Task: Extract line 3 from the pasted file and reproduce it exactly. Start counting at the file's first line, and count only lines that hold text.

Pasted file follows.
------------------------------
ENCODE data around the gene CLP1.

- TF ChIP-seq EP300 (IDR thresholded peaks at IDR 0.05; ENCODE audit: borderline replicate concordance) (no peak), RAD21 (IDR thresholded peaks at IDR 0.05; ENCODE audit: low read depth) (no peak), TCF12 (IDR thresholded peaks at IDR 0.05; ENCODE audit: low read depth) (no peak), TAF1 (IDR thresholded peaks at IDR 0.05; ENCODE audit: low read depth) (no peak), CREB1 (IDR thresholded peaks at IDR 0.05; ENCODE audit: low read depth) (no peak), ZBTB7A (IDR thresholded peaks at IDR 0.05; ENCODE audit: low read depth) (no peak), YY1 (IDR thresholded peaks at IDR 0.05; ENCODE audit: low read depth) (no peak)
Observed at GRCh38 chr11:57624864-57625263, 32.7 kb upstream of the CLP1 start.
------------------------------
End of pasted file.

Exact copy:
Observed at GRCh38 chr11:57624864-57625263, 32.7 kb upstream of the CLP1 start.